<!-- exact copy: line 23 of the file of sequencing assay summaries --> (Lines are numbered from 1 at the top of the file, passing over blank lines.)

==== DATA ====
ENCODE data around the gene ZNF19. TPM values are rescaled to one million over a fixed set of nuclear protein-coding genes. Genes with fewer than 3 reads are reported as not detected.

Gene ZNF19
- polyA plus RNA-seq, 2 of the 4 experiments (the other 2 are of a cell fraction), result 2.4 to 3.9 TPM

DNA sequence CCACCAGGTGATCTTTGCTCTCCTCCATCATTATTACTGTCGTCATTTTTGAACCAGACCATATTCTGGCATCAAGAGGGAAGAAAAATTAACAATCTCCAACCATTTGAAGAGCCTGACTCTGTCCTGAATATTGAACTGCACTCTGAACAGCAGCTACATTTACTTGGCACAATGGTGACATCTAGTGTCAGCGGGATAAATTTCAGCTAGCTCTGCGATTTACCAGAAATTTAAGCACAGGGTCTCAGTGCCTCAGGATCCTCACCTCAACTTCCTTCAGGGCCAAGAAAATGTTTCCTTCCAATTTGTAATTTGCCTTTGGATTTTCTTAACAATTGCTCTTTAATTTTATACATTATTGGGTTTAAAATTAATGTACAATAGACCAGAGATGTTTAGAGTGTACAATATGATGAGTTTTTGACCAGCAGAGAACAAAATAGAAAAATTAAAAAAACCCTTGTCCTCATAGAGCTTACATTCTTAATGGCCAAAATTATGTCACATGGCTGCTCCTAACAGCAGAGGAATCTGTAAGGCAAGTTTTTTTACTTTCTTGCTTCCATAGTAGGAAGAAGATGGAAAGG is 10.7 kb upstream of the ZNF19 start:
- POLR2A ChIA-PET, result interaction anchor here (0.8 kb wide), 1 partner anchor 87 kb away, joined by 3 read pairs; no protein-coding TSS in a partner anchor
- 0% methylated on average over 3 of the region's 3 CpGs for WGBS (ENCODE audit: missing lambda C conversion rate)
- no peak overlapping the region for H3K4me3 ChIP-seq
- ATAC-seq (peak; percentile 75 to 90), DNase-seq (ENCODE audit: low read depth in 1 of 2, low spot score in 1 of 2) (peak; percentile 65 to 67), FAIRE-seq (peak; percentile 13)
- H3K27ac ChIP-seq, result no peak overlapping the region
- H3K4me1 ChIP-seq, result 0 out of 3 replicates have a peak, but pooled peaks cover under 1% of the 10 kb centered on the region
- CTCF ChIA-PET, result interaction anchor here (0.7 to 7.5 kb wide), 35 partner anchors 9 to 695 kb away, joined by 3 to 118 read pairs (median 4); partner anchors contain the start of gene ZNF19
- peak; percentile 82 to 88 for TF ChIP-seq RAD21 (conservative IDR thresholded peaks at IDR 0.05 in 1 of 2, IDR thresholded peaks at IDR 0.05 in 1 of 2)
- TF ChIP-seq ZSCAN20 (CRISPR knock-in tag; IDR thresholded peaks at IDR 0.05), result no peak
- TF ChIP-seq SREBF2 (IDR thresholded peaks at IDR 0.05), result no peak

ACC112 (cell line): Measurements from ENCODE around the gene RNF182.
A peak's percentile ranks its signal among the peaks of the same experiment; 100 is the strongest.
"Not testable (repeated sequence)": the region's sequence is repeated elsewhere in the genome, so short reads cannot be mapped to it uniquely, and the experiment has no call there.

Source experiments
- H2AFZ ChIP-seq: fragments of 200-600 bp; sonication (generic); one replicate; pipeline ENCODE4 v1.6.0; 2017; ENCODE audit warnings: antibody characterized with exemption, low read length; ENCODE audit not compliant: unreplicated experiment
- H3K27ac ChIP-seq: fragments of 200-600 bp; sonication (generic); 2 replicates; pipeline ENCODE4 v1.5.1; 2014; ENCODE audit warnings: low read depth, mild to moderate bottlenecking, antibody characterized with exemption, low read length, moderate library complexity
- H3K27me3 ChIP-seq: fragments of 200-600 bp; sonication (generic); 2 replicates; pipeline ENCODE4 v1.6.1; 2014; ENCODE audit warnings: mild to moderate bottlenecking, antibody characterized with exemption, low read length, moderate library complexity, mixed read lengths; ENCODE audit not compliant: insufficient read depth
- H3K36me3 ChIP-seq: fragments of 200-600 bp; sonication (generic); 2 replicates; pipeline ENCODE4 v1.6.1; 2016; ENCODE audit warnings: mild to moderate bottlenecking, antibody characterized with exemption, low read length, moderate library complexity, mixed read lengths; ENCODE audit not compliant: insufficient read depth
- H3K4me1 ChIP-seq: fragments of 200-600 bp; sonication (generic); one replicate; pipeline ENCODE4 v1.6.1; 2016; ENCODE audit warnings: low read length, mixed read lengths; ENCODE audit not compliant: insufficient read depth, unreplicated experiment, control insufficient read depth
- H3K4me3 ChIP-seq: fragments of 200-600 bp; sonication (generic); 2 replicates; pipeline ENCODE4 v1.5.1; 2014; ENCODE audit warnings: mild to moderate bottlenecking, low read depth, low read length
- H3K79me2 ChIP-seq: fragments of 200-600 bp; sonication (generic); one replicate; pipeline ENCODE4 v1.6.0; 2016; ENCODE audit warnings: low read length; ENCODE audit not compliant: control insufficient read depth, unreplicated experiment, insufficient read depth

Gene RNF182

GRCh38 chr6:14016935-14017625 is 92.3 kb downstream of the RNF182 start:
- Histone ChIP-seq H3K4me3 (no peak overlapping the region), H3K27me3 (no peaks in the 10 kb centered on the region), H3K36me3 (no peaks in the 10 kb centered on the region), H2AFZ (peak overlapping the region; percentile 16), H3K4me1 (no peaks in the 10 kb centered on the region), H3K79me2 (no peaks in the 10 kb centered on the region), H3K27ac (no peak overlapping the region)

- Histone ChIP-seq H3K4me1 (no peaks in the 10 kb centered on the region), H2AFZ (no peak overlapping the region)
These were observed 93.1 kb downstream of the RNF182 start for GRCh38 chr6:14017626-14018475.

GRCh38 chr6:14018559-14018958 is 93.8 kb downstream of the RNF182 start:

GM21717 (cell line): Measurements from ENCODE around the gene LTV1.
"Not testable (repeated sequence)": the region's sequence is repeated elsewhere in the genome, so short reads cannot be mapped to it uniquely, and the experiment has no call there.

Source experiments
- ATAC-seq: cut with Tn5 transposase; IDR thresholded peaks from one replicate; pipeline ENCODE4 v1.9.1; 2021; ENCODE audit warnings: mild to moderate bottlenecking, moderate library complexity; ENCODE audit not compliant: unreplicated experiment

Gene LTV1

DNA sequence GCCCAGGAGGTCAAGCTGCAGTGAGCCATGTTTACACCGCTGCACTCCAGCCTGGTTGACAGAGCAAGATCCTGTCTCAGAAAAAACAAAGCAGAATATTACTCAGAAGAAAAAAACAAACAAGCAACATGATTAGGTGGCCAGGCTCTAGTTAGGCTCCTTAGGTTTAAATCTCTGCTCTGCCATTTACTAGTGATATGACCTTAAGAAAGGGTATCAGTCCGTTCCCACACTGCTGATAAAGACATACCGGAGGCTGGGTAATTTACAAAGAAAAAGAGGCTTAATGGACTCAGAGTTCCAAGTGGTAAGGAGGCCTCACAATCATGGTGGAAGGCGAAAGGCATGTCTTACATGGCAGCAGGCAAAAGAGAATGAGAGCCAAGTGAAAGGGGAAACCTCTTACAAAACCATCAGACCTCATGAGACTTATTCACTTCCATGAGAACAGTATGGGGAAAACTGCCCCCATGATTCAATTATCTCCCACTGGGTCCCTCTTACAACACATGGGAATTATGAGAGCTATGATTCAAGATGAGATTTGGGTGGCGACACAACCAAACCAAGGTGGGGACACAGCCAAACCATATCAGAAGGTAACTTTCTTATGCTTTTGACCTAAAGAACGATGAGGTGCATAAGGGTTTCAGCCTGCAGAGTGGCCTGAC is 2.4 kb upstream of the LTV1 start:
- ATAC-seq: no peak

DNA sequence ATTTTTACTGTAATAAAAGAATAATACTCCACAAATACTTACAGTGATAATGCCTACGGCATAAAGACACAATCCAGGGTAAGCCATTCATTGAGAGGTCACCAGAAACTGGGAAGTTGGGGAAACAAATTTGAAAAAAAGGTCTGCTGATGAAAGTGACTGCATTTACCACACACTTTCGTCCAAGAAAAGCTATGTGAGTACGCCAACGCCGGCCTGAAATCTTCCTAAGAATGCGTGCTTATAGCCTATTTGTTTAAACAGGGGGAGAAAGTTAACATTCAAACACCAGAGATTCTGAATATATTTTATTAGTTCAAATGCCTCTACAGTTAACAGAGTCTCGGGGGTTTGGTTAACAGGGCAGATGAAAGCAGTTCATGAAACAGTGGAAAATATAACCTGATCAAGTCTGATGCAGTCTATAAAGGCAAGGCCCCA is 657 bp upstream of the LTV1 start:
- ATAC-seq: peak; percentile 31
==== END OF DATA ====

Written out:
- H3K4me1 ChIP-seq: fragments of 200-600 bp; sonication (generic); one replicate; pipeline ENCODE4 v1.6.1; 2016; ENCODE audit warnings: low read length, mixed read lengths; ENCODE audit not compliant: insufficient read depth, unreplicated experiment, control insufficient read depth